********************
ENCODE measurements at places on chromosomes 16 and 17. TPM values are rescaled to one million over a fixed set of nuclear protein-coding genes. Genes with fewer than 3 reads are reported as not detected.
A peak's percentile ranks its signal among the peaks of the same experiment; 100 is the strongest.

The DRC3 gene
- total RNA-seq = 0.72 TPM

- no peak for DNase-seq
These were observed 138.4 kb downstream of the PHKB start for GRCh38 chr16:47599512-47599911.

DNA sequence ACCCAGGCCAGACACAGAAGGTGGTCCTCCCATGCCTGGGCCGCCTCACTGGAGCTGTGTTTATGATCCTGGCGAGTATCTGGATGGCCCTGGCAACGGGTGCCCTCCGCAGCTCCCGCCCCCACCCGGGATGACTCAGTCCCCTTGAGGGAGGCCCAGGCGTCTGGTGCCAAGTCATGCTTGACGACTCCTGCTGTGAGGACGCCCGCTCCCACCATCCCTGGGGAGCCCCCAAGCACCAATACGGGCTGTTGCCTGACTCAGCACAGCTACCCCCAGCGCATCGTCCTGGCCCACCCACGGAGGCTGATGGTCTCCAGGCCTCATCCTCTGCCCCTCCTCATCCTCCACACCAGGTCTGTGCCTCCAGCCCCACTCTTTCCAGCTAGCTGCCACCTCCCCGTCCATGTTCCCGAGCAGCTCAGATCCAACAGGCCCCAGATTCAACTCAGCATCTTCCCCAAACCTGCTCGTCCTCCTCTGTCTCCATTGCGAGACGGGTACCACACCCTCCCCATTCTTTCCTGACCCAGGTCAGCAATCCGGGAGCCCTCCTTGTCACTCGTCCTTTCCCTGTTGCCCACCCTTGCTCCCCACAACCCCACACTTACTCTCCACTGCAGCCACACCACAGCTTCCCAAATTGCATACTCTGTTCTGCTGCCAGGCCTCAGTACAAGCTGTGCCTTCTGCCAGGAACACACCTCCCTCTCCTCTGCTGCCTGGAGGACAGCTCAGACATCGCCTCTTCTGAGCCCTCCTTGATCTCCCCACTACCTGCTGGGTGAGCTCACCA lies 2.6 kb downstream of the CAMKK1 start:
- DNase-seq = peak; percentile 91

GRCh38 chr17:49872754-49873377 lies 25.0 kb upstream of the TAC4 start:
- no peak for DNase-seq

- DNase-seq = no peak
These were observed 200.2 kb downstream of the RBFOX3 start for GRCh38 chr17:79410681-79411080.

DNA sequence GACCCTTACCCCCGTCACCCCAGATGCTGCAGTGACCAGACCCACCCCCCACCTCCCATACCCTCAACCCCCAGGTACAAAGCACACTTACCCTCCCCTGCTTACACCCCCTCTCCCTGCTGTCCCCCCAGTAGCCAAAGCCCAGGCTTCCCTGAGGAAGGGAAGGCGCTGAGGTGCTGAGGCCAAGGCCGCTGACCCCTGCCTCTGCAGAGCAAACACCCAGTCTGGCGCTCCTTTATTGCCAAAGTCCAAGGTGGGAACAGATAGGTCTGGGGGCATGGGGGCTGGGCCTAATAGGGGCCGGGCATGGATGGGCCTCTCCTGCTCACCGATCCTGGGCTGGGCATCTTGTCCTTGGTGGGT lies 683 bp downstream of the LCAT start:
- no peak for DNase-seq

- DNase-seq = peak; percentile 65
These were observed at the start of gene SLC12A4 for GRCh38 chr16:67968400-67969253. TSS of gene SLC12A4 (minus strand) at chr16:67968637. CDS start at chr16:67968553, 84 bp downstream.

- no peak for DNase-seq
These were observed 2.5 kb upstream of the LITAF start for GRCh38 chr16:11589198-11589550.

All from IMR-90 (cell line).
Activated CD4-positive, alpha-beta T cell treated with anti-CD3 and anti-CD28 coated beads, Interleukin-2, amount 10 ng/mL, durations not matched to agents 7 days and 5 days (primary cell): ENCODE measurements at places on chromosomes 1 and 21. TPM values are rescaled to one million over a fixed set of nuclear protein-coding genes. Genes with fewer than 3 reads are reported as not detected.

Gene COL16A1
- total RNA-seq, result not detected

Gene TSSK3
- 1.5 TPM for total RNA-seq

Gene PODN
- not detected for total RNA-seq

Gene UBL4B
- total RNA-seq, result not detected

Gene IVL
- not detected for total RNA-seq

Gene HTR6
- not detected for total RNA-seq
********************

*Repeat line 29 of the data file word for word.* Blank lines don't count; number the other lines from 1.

Gene IVL